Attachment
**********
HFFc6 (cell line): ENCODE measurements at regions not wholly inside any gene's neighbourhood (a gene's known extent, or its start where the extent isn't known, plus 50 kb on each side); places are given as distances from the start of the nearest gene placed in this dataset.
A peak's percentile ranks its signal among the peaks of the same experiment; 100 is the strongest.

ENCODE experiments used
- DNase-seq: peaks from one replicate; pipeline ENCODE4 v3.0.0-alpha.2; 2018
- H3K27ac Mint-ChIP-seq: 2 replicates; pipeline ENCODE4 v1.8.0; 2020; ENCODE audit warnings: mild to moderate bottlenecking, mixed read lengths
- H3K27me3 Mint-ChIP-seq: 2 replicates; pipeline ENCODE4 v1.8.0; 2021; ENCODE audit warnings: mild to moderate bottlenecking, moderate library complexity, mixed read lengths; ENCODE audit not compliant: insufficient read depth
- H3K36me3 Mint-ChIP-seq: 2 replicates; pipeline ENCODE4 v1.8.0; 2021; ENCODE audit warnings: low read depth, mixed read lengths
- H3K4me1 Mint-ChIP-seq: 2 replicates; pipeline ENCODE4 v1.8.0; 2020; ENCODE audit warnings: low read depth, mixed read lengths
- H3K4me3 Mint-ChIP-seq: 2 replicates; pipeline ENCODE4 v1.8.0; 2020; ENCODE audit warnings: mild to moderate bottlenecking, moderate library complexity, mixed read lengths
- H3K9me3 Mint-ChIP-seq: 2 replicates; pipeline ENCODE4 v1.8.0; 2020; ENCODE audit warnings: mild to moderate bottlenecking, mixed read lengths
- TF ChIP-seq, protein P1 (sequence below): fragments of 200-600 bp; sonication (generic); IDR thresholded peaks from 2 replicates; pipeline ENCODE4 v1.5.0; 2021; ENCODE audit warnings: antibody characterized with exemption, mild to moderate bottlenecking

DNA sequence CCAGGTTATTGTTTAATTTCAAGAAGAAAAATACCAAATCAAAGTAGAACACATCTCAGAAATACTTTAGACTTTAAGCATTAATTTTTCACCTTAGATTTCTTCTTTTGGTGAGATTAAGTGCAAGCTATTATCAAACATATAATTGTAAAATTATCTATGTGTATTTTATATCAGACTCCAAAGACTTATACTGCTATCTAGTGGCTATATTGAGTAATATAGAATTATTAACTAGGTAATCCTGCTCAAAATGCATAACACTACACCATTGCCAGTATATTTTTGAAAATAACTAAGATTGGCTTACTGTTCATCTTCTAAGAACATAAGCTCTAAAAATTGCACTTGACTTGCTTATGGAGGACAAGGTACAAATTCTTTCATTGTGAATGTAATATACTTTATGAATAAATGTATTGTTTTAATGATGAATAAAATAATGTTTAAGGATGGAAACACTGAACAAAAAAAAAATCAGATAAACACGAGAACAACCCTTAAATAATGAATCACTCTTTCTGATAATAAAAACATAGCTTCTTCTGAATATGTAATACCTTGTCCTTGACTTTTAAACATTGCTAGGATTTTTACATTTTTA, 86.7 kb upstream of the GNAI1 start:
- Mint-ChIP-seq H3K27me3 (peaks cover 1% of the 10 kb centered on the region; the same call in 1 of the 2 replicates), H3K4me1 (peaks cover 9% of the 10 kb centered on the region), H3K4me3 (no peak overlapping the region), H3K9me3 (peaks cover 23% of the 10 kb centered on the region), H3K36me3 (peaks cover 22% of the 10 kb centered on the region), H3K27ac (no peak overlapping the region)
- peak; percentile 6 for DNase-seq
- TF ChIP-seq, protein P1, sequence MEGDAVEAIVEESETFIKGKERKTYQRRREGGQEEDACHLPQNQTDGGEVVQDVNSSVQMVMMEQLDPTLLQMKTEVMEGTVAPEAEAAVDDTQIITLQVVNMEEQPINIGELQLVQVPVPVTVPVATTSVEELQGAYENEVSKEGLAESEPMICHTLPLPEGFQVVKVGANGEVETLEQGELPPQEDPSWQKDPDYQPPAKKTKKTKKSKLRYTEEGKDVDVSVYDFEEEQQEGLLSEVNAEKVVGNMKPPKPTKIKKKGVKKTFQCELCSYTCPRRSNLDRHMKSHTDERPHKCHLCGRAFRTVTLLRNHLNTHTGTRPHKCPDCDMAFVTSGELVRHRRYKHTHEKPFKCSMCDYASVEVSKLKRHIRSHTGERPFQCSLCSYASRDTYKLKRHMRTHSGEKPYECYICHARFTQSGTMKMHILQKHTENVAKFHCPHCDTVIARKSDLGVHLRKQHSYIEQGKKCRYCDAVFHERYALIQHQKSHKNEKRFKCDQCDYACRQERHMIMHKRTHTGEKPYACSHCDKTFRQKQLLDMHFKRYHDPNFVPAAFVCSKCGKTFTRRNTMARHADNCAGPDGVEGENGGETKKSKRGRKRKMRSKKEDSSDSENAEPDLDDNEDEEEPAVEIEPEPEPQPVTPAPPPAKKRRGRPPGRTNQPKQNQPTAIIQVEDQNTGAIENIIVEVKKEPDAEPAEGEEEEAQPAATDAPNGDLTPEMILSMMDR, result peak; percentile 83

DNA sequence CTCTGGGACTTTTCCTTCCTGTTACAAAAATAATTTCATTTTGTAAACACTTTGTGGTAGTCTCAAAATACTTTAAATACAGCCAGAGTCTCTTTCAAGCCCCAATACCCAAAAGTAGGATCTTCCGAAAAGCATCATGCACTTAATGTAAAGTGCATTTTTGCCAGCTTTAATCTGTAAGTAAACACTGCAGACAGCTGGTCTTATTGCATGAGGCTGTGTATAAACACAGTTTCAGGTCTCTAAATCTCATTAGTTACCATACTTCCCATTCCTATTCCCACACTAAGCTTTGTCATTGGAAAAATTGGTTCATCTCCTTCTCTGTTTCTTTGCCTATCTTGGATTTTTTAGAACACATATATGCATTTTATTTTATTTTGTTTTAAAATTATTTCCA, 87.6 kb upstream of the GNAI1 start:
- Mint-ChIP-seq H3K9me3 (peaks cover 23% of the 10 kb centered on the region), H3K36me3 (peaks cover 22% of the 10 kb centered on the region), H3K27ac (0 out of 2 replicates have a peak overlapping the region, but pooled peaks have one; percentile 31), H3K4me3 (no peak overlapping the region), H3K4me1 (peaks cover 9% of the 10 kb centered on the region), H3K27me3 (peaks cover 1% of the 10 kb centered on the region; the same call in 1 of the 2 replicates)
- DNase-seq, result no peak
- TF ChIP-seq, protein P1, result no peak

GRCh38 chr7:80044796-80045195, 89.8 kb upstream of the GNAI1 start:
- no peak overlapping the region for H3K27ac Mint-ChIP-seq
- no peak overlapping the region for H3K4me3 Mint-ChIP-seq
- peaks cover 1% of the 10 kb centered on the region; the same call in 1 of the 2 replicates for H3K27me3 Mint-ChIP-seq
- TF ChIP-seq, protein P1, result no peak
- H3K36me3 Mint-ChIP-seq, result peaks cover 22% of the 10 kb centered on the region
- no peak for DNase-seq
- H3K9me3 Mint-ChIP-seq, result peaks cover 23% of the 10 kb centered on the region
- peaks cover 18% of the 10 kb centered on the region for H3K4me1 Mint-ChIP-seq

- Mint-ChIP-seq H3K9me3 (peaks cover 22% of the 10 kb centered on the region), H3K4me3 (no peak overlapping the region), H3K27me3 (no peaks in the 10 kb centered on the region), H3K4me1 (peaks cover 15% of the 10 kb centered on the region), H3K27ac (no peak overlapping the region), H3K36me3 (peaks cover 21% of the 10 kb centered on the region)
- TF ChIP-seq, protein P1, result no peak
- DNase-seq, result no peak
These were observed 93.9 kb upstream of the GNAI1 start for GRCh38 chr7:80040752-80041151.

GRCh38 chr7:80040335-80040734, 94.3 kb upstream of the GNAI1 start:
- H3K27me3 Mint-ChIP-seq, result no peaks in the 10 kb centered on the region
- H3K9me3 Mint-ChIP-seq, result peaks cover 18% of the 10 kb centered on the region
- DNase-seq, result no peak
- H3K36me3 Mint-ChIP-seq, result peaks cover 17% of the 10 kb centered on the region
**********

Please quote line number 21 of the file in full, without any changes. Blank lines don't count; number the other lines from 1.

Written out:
- no peak overlapping the region for H3K27ac Mint-ChIP-seq